Putting one foot in front of the other with pain in each step, I finally arrived at a flat clearing near the creek. I let go of the trekking poles and watched them fall to the ground in opposite directions. I dropped my backpack to the ground. Next I pulled out my sleeping pad and laid flat on my back, prying my shoes off my aching feet. Staring at the sky, I felt sorry for myself and the pain this 18.8 mile day (with over a mile of elevation!) gain was causing me.
Three minutes later, I made a reference to something that had happened earlier in the day and all three of the guys in our group laughed. Feeling a bit more energetic, I made my way down to the creek. Soaking my feet and washing the dirt off my legs was sounding like a good idea.
Paul, one of our trio, beat me to the creek with a fishing pole in hand. I watched him fly fish while the sounds of the rolling creek lulled me into deep relaxation. With my feet submerged in the ice cold water, I laid back without a care in the world, and reflected on our journey.
I had done it! I pulled off the backpacking trip of a lifetime. Fourteen days on the John Muir Trail surrounded by absolutely beautiful wilderness. I left my 'real world' problems behind for two weeks of bliss. Despite the pain, I couldn't help but smile.
Months of training, reading trip reports and carefully selecting gear had culminated with the chance to hike an average of 16 miles every day for two weeks straight. And it hurt. Some days it hurt real bad. I wondered to myself why on earth I agreed to do this. Along the way, there were peaks and valleys – literally and figuratively.
On day 12 we climbed over Forester Pass, the final pass before Mount Whitney, the so-called finish line on the John Muir Trail. As we climbed, lost in our own thoughts, I realized I was in fact going to finish the John Muir Trail, and likely finish it on time. As a group we screamed, yelled and danced on top of Forester Pass. The end – our goal – was within sight.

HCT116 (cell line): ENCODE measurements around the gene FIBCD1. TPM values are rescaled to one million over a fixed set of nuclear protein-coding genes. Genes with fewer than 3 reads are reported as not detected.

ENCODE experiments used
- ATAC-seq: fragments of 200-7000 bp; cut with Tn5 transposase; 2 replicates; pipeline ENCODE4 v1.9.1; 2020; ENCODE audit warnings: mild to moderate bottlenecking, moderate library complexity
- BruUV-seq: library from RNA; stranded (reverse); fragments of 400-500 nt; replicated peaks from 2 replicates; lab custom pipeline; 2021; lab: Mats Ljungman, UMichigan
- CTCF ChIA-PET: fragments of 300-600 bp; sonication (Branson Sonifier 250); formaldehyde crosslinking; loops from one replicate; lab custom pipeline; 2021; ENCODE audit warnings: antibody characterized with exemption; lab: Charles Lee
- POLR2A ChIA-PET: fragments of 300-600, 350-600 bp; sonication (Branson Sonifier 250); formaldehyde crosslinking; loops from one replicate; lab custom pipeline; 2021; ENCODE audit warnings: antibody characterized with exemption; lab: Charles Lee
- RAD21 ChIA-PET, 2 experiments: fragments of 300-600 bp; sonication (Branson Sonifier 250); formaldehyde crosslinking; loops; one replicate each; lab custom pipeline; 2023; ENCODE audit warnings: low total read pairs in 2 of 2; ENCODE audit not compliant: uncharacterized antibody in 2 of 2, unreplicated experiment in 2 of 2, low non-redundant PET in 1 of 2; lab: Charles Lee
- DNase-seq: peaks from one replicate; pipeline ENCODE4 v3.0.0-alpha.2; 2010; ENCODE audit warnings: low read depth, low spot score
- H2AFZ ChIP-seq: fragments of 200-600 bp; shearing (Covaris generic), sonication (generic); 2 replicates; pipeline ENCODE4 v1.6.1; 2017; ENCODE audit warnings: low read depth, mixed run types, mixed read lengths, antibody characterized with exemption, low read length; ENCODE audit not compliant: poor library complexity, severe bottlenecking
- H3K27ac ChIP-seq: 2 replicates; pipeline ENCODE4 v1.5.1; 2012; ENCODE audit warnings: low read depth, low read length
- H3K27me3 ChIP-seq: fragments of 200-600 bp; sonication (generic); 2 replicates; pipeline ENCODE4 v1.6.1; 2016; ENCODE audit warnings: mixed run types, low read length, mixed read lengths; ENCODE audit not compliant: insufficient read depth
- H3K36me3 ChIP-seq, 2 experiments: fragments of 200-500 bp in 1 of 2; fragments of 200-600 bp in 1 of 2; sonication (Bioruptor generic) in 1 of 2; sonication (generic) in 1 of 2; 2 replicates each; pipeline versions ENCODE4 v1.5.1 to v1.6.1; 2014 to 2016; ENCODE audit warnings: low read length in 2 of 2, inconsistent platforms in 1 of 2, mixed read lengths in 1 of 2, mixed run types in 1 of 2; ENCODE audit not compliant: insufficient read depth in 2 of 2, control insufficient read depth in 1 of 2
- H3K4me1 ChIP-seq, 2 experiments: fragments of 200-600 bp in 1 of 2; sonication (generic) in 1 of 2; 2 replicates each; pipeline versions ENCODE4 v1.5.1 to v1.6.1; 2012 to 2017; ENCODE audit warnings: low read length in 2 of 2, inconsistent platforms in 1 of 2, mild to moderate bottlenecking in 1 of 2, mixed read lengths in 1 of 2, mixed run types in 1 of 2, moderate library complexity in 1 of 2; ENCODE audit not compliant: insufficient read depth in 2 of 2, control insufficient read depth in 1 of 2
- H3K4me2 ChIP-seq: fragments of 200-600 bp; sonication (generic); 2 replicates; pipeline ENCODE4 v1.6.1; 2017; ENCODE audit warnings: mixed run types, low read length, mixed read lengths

We summited Mount Whitney on the 14th day and began our long descent back to reality. When I spotted the road in the distance, I was excited to get off the trail and eat a meal at a restaurant. (Preferably with a cold beer!) As we walked, it rained. The rain turned to a downpour, soaking our pants, socks and shoes. My feet were sore. I was hungry. I was exhausted. But I knew once I hopped in that car waiting for us at the finish, I'd want to get back on that trail again.
Two weeks later I'm happy to sip a glass of wine with my wife, pitch wiffle balls to my kids and laugh with friends. I'm itching for another chance to get out on the trail. The memory of how hard the hike was is erased from my memory and my desire to spend time outside has taken over. Maybe there's truth that in this kind of punishment, there is reward.
And so planning the next trip has begun.
To follow along on my John Muir Trail adventure, click here: JMT Days 1-3 or for more information on this trip visit the Muir Miles page.
-Andy Hawbaker is a hiker, backpacker and family car camper. When he isn't out on the trail, he shares his experiences on the Sierra Social Hub.